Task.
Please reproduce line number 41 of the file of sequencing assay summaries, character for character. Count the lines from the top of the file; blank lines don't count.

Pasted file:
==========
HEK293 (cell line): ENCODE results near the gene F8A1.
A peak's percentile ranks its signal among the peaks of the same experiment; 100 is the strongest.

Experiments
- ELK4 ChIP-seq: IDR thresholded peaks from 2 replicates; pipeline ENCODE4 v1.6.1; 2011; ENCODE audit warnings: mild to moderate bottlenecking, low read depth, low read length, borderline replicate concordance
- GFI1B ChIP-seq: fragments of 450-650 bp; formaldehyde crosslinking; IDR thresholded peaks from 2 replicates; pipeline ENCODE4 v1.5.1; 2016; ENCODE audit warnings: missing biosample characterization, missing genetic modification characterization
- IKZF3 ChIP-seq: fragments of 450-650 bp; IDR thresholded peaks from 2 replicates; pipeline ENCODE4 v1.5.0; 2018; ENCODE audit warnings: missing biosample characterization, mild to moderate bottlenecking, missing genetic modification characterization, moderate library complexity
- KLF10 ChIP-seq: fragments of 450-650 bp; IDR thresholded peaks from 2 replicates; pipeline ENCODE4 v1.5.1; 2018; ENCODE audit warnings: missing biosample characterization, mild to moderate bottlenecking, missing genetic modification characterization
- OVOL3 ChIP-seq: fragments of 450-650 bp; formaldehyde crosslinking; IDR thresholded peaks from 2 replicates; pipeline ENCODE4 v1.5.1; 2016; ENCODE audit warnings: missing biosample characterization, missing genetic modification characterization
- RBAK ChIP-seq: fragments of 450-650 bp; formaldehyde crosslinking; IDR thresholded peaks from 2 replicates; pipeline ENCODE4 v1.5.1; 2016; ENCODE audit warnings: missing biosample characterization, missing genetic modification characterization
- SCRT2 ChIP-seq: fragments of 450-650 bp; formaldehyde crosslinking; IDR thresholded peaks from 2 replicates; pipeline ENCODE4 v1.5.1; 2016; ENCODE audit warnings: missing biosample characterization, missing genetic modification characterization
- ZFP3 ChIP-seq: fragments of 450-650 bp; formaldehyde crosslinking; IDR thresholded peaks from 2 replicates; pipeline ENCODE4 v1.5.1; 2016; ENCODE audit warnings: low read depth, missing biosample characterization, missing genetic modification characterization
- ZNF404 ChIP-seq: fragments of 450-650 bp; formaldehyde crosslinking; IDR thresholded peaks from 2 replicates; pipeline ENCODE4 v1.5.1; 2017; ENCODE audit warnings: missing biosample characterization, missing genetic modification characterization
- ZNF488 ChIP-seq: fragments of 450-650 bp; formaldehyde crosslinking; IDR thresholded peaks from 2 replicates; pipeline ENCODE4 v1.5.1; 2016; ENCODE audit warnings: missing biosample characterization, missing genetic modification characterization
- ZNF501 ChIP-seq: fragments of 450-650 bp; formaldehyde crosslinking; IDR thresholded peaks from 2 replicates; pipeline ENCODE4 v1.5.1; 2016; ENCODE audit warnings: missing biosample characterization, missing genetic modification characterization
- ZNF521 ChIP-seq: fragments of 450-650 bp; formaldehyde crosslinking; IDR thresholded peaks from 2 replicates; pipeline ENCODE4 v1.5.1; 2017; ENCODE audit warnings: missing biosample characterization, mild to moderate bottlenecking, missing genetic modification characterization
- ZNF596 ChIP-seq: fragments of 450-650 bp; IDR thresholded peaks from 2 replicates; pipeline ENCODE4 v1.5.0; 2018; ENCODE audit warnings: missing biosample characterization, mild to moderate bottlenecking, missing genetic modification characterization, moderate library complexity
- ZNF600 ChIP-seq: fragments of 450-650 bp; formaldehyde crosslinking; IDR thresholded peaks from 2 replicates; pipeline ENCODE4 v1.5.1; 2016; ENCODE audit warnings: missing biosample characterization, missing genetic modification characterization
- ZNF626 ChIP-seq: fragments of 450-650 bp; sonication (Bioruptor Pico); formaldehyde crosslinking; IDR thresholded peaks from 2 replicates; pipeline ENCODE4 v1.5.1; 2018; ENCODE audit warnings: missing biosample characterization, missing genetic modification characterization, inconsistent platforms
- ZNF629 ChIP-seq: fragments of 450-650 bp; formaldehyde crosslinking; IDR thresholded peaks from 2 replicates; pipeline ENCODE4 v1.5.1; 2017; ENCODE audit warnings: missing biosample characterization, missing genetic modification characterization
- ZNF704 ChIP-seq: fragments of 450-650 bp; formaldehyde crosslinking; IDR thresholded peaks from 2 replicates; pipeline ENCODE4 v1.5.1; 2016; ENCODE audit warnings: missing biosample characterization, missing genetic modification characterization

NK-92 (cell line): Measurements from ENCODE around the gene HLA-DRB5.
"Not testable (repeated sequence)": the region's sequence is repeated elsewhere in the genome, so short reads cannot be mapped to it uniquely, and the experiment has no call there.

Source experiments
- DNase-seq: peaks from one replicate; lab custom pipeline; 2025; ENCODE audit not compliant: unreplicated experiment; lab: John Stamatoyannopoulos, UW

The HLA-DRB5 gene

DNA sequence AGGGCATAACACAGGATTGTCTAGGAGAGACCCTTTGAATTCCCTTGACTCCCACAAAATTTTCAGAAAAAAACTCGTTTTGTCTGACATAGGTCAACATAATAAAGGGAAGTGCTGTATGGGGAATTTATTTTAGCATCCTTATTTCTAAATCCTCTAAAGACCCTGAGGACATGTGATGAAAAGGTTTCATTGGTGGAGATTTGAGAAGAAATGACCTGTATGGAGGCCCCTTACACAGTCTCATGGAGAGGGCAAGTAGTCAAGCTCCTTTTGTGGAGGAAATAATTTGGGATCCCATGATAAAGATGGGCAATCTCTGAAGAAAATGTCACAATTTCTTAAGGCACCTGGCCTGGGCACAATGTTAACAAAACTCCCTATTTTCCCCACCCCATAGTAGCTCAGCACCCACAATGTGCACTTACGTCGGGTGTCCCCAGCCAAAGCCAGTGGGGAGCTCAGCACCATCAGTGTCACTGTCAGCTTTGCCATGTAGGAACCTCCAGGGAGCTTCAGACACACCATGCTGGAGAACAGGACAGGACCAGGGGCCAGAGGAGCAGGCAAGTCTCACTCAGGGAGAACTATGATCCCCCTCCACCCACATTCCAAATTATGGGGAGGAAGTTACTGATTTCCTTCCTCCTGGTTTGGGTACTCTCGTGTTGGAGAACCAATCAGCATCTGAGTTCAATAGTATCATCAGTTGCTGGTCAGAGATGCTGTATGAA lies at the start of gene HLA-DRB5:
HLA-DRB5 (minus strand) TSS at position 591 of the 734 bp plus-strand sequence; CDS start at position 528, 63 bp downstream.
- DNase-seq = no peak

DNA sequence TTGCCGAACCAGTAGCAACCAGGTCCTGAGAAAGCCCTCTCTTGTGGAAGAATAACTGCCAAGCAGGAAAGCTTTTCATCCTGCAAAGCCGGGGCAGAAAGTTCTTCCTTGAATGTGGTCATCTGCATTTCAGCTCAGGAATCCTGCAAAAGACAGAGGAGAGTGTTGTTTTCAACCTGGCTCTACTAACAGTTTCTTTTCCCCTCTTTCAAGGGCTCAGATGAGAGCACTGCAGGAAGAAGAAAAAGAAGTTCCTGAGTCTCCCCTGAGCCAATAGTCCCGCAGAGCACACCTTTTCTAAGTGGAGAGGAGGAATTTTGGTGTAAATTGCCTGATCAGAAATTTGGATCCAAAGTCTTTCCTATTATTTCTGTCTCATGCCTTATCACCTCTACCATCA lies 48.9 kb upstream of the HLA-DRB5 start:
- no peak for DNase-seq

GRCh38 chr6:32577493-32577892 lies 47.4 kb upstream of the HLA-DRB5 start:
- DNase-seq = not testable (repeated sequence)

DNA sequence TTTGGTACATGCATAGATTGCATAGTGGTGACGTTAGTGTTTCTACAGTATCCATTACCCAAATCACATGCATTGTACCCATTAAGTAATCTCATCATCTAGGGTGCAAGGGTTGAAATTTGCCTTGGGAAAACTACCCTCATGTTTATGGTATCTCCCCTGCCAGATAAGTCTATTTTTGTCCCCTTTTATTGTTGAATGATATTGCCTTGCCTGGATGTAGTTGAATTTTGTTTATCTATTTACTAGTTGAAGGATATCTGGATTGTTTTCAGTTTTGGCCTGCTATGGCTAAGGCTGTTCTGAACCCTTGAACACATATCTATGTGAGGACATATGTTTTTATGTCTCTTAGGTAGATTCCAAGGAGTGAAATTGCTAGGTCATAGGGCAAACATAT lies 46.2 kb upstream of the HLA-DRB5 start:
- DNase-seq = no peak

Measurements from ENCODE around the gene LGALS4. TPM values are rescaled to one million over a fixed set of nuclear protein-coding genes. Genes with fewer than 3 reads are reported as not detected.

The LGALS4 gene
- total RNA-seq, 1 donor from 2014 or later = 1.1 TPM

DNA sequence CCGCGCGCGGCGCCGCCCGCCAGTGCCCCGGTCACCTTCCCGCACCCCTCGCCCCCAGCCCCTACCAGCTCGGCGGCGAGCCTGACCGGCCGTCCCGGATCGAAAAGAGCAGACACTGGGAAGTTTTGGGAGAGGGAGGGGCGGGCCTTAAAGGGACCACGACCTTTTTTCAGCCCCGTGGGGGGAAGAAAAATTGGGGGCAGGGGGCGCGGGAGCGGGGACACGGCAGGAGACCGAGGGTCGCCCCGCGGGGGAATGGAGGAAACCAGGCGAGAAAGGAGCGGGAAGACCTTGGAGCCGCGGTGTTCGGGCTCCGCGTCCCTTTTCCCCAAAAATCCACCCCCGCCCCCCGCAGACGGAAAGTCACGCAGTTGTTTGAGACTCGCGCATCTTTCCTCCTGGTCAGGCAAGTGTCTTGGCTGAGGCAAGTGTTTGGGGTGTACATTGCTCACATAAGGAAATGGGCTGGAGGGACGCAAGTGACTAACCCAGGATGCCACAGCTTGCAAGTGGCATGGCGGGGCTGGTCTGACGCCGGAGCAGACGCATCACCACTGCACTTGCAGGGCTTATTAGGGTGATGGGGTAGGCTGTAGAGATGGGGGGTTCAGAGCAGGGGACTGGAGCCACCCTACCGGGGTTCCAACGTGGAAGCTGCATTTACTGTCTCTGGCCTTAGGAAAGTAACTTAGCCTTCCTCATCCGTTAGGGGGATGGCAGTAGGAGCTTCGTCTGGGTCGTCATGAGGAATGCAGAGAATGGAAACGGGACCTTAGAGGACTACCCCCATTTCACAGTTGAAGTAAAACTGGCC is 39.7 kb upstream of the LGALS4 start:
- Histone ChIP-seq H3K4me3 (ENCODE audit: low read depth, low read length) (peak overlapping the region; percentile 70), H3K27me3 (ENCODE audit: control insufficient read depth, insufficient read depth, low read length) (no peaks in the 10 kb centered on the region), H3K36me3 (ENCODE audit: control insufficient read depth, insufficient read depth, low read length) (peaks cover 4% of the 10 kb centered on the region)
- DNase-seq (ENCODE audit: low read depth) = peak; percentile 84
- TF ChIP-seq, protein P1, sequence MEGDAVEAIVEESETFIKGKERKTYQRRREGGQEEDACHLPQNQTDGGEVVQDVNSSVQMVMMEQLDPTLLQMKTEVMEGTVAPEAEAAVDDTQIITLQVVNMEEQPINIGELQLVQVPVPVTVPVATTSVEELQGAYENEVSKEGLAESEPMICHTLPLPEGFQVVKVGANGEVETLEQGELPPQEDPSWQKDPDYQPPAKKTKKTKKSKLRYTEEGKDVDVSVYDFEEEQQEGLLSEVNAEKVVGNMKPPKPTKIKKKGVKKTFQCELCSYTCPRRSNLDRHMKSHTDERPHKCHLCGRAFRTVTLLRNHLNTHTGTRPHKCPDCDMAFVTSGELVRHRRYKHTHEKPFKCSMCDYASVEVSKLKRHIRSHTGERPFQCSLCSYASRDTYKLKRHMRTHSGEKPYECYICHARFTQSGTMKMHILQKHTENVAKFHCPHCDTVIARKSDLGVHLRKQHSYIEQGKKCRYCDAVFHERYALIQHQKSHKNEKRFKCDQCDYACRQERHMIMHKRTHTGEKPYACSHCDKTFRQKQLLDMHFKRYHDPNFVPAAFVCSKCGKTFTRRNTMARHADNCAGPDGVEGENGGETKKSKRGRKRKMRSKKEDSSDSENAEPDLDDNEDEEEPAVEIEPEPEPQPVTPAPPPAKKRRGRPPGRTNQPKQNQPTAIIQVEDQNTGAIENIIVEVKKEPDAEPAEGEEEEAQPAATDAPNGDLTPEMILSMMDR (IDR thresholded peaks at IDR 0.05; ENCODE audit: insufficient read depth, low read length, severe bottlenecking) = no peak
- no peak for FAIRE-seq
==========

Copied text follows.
- TF ChIP-seq, protein P1, sequence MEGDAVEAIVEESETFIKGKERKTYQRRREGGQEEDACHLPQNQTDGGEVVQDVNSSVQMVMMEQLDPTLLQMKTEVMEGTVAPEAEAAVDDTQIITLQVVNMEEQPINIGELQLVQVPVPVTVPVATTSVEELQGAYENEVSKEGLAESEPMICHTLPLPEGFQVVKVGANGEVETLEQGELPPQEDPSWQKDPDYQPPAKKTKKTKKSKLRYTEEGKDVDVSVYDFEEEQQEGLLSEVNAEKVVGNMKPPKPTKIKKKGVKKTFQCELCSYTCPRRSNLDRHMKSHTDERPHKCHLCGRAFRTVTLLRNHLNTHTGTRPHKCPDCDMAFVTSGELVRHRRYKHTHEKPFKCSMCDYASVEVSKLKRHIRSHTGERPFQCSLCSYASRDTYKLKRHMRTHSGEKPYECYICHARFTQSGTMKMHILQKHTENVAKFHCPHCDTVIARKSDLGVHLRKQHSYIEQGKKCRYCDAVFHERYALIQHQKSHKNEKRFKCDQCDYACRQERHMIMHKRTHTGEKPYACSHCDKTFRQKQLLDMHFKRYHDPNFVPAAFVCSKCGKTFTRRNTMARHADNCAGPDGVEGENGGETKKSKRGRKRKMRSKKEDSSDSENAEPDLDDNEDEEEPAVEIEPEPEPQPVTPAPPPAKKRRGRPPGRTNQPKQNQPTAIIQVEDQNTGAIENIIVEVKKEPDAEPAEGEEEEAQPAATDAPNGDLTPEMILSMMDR (IDR thresholded peaks at IDR 0.05; ENCODE audit: insufficient read depth, low read length, severe bottlenecking) = no peak